• to safely get from one place to another
  • for fire drills and other evacuation practices (or actual emergency events)
Some reasons that are less important:
  • because children will need to know how to line up in Kindergarten and beyond
  • because Adults need to know how to line up
I say that these last two reasons are less important because
  1. What happens in Kindergarten should be the job of the Kindergarten teacher, because that is when it is developmentally appropriate to learn those skills (although that is a debate for another post).
  2. While Adults do know how to line up, have you ever seen them have to wait for services because they were not in a straight line, hands to themselves, or quiet?
I was at a bank recently, after helping a teacher who was struggling with transitioning from outside to in, and inside to out. I had suggested a walking rope to keep the children together, as she had some that ran away from the line and others that dawdled.

So I was in the bank and noticed a couple of things.
  • No one was in a straight line
  • People were talking, including making others wait a few seconds longer while they finished up greetings
  • Some people even shook hands in greeting or departure!!! (not keeping hands to self)
  • At one point two people arrived and both stood in the same position until one teller was available and then they looked at each other to see who would go next
  • Observation of this adult line would make any "Line-up Perfectionist Preschool Teacher" cringe; all those days spent waiting at the door for all the 3 and 4 year olds to be quiet, keep their hands to themselves, bodies still, and in a straight line.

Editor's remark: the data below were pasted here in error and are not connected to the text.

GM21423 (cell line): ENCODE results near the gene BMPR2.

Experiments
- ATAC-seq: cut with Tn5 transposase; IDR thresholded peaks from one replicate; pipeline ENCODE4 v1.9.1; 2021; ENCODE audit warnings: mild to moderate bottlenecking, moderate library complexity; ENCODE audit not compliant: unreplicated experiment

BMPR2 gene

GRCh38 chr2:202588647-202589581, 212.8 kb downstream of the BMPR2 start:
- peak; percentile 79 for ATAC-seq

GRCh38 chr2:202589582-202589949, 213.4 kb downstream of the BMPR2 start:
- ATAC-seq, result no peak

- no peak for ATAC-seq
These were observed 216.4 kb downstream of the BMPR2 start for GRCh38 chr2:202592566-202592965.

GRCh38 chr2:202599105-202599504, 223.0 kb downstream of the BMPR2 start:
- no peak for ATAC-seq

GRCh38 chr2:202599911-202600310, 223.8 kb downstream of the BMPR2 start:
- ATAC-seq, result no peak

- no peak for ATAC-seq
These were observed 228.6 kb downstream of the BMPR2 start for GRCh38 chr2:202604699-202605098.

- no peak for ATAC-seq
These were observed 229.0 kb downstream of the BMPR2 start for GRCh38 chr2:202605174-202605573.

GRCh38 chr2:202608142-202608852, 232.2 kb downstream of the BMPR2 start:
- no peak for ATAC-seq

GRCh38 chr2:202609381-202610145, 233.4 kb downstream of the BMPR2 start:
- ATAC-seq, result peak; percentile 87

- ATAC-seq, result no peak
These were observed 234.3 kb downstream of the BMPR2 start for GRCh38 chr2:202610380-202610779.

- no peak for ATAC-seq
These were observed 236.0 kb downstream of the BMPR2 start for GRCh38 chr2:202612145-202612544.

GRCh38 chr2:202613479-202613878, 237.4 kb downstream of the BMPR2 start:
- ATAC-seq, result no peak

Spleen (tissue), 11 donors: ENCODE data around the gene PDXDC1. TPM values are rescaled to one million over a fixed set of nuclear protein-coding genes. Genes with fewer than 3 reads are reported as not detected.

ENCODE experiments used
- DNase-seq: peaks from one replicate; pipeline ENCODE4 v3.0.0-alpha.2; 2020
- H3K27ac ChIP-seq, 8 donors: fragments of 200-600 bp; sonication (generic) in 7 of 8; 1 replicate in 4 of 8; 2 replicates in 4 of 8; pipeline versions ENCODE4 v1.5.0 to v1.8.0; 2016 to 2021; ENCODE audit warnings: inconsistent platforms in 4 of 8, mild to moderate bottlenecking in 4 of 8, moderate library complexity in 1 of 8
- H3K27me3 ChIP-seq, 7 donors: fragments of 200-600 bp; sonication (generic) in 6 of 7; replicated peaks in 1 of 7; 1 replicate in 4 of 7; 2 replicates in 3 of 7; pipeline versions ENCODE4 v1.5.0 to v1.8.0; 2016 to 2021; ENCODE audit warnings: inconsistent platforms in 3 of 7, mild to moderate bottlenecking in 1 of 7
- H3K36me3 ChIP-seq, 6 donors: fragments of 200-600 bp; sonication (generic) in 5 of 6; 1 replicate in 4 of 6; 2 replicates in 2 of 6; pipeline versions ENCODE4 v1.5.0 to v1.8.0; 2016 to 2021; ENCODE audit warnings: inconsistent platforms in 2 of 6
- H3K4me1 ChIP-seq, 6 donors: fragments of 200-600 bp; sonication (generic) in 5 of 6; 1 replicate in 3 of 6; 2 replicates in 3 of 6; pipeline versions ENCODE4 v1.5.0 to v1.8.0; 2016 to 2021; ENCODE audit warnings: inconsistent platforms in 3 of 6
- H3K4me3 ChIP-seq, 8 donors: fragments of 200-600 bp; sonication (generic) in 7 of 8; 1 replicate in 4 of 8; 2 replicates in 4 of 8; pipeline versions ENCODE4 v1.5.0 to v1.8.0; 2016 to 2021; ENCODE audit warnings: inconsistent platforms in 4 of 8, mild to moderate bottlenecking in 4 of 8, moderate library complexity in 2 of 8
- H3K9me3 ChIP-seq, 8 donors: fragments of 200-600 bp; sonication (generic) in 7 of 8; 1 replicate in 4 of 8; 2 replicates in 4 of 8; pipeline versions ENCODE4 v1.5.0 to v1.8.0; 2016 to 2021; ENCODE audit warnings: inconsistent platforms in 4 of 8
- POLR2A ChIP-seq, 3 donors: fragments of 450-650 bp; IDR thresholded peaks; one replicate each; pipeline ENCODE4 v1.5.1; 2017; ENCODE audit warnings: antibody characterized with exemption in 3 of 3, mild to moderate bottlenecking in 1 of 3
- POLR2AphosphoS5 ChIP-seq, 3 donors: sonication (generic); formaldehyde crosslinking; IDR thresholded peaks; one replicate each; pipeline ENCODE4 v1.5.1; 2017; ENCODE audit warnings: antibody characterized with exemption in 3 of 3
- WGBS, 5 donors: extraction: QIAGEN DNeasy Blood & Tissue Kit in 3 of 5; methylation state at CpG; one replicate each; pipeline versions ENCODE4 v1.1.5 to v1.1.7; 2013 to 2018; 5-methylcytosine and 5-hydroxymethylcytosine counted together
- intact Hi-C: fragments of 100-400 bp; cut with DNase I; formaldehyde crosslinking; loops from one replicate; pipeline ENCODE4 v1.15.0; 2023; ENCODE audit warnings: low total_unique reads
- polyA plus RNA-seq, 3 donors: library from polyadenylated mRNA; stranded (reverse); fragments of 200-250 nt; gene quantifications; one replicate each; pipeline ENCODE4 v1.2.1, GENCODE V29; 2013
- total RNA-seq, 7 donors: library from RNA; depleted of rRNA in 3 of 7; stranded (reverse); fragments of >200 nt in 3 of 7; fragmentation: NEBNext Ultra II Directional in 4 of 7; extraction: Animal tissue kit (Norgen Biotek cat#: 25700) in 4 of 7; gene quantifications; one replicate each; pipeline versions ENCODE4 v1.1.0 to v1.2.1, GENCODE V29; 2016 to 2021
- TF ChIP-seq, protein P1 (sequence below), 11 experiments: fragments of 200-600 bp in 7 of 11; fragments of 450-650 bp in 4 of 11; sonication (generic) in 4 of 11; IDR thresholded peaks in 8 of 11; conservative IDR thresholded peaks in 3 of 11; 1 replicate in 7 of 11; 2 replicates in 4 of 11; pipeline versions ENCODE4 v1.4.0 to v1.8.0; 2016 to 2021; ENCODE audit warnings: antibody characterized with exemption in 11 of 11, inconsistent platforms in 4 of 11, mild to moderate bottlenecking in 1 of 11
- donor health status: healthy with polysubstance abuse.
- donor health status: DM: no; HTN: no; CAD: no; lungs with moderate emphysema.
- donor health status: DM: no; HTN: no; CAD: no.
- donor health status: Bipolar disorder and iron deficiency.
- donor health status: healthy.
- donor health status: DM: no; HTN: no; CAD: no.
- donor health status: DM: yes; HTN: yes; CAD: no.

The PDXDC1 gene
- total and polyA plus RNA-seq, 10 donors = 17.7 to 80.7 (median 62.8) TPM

• The bank had a rope to guide us
I had some thoughts about this and wondered if you had recently:
  • Observed adult lines?
    • at the DMV they have a number system and you have to stand in line
    • people talk
    • Amusement parks have long series of ropes and mazes for us to go through
    • People from all over the world and with many different cultures and ways of learning all know the basic rules of lining up (even homeschoolers)
  • Observed what happens when an adult "Cuts"?
    • people either ignore it or one person gets really irate and tells them off and everyone feels very uncomfortable
  • Observed at a school?
    • After kindergarten or 1st grade teachers have given up on perfect lines and are happy to have a quiet line of children going in the same general direction
    • I have seen extremes to this; one school had children put their hands on their heads and walk an exact distance apart--I always thought it was more like preparing them for prison
  • Observed at a High School
    • basically teachers appear to just be happy they are all there and just count by group membership or as they get on and off the bus during field trips.  
So I asked myself what are the real rules of lining up? What do we know to do by the time we are grown up? What are some different ways, that are developmentally appropriate, to teach these skills?
  • We all go in the same direction
  • We take turns
  • We are safe
  • We are respectful to one another
Maybe you know of some more rules or expectations of lining up?